Espresso Gang - Winter Art Show

Tis the season for snow, celebration and reflecting on the year. I was asked to participate in a group show with others in the Espresso Gang. We meet and draw, share conversation and laugh together. Jaz Pawa has organized this show for us.

Espresso Gang - Winter Art Show
Opening night: Saturday, Dec 7th, 7 pm
Caffe Rustico
3136 Main St, Vancouver
contact: Jaz Pawa 778-235-7969
Show will continue through December

The Art Studios Winter Sale Video

The members appear in this video about The Art Studios and our upcoming Winter Sale. Thanks to Waynes World Studio for putting it together and helping us out.

The Art Studios Winter Sale and Silent Auction

Another great sale of pottery, paintings, cards, jewelry, textiles and more!

Thursday, Nov 21st, 12-8pm
Heritage Hall, 3102 Main Street, Vancouver
Admission by donation.

Canon C100 'The Chair'

Waynes World Studio explores a conceptual approach in this video 'The Chair.' It's a taste of what's to come in one of Wayne's projects. I'm excited to work with Wayne and Susie Lee, a talented actress. Check out his blog to see more of Wayne's artistic work including a Conceptual Photo Test Shoot about schizophrenia which utilizes themes, atmosphere and symbolism.

Art Against Stigma 2013

As a member of The Kettle Friendship Society, I invite you to bring a friend and come see a wonderful display of original art for sale created by people in recovery. This event is to build awareness around mental illness in the community and share what we do. Art helped me to heal and keeps me well. There will be 300 works including pottery, paintings, drawings, photography, and art cards.

Art Against Stigma 2013 Opening Reception

When: Friday, November 15, 2013

Time: 5 – 7pm

Where: 1784 East Hastings St (at Salsbury)
Featuring guest speaker, artist Venus Soberanes on Expressive and Outsider Art
Light Refreshments will be served
When: November 15, 2013, 5 – 10 pm
, November 16 to 17, 2013, 11am – 6pm
Expressive Arts Workshop with Venus Soberanes
A hands-on workshop open to the community Sunday, November 17, 2013  1 – 3pm, 1784 East Hastings St (at Salsbury)
Admission is free, but space is limited. Please email Jackie at to register
For more information call: 604-251-0999

The Kettle Friendship Society is a non-profit organization that was formed in 1976. They provide housing, advocacy, employment services, and support to aid people in recovery from mental illness, some who have experienced homelessness or deal with addiction issues. They have a drop-in centre that services 3,600 individuals a year and provide supported housing for 200 people with more units proposed.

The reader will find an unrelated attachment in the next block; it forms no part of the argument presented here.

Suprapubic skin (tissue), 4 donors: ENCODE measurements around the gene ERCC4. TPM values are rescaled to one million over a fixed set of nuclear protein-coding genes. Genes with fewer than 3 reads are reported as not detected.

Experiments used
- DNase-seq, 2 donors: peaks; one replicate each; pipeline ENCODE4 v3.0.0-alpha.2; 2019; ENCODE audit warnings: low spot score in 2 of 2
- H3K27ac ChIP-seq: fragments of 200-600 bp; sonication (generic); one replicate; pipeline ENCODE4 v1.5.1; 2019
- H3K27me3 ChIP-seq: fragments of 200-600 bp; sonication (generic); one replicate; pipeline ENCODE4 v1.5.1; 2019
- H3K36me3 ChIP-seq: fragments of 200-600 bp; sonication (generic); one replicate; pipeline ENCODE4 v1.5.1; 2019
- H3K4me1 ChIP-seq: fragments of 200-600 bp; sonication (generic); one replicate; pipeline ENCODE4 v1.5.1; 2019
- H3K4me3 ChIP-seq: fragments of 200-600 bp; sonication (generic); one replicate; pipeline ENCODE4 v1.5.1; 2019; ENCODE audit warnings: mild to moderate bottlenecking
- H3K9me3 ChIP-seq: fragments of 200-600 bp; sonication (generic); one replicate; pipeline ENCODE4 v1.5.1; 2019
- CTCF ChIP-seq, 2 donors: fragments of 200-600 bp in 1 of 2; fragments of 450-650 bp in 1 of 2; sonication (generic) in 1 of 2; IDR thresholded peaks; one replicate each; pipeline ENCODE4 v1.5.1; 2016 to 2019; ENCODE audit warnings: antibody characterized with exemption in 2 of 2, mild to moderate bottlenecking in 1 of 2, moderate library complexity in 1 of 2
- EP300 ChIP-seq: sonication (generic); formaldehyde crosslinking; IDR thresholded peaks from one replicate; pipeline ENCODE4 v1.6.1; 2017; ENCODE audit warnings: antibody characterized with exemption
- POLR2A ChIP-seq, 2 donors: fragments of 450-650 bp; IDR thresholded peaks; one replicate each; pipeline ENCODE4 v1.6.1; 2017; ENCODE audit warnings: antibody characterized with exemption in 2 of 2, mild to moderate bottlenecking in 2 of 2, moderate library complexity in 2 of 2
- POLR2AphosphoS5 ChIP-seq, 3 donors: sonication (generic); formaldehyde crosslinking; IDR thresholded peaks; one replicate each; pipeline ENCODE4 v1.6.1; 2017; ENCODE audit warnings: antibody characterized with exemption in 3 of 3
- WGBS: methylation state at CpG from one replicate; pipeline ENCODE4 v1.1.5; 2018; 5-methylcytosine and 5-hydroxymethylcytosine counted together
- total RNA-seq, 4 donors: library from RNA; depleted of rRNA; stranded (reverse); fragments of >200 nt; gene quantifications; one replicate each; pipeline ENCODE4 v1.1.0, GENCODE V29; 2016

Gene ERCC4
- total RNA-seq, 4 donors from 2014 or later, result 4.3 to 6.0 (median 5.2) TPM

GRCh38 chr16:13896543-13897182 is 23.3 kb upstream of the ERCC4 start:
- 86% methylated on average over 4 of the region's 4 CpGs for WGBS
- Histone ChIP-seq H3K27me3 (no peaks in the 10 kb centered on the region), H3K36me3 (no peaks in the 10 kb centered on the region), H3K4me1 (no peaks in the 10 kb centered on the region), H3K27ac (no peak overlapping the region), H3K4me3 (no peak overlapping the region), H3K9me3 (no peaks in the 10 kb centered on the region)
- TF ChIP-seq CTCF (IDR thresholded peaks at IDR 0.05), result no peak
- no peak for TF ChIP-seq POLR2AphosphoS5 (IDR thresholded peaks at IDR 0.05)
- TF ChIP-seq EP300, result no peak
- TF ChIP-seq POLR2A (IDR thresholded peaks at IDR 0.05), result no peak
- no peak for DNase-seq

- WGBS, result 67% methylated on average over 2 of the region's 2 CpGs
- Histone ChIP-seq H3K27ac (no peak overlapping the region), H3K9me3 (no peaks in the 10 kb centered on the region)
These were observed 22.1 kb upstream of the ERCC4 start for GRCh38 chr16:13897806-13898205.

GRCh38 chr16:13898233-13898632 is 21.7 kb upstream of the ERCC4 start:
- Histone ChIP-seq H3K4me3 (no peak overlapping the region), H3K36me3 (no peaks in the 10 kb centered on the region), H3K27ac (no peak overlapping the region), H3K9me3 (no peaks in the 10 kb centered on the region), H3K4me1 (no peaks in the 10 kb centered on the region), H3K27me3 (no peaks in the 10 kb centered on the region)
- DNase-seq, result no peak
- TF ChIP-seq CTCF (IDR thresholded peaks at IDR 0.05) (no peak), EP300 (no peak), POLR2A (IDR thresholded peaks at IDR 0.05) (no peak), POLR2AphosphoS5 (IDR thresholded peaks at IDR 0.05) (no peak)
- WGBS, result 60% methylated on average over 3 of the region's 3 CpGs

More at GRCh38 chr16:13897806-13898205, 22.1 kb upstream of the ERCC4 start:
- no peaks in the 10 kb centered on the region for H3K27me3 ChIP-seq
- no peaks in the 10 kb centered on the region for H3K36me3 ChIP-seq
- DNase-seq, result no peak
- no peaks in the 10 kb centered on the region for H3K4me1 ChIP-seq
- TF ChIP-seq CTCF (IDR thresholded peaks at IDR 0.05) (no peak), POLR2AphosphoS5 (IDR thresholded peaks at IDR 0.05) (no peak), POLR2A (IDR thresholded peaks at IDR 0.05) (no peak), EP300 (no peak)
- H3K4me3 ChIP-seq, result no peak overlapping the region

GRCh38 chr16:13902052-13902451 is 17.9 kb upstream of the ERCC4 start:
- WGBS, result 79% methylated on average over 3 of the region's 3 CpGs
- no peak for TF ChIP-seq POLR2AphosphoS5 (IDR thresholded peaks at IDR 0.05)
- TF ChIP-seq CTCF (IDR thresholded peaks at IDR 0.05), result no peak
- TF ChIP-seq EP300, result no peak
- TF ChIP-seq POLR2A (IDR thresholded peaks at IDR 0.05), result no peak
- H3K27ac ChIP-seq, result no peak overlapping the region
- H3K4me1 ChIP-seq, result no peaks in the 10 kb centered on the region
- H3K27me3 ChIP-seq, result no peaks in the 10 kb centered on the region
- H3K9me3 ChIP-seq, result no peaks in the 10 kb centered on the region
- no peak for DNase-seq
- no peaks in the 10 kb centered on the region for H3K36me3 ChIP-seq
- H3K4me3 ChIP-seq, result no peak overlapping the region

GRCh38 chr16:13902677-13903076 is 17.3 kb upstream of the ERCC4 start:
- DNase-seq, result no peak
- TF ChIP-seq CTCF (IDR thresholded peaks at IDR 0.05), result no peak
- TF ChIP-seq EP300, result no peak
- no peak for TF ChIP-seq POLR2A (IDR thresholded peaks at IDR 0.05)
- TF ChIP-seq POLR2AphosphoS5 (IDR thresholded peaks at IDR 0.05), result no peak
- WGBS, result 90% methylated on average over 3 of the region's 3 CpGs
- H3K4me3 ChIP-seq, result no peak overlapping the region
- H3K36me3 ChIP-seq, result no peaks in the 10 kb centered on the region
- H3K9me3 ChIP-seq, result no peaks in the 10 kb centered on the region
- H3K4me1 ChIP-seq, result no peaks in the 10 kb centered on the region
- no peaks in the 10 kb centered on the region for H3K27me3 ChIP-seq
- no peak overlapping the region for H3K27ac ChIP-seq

Maria Savva's new book release

Memories from the past can haunt the present. - Maria Savva on 3.

I'd like to introduce Maria Savva's new book titled, "3." It's a trio of short stories including:

Never To Be Told - Tom and Amber are on a romantic date... but the past is always present.
The Bride - In this paranormal short, Olivia makes a chilling discovery.
What The Girl Heard - Victoria revisits a place that holds a dark reminder of an incident from her childhood. She had vowed she would never return.

I've read several of Maria's books and wasn't able to put them down because of their intriguing qualities. I recommend this latest offering by this talented author.

Author Bio:
Maria is a writer of short stories and novels. She has always been a storyteller, and an avid reader, and is now having a lot of fun in her adventure with the creative art of writing. She has published 5 novels, including a psychological thriller, a family saga, and a fantasy/paranormal/time travel book. She also has 5 collections of short stories, the latest “3” has been described as an “Innovative showcase” of her short stories. If you like stories that will take you deep inside the characters’ hearts and minds, and you like twists in the tale, you will probably want to try these stories.

As well as writing, Maria is a lawyer (not currently practising law). During her career, she worked in family law, criminal law, immigration, residential property law, wills and probate, among other things. Many of her stories are inspired from her own experiences and the experiences of those she knows or has known. Chances are, if you get to know this author it won’t be long before you are changed forever into a fictional character and appear in one of her books. If she likes you, you may become a romantic hero/heroine; if she doesn’t... well, she writes a good thriller!

Maria currently divides her time between working as an administrator in a university, and writing/reading/editing/blogging. She maintains the BestsellerBound Recommends blog helping to promote fellow indie authors. She’s also a music blogger for UK Arts Directory where she helps promote independent musicians.

For more info, please visit her official website: You may also find her on: Goodreads BestsellerBound Recommends Twitter Facebook and UK Arts Directory. Her book is available in Kindle format with a paperback version coming out soon on Amazon US or any other Amazon site.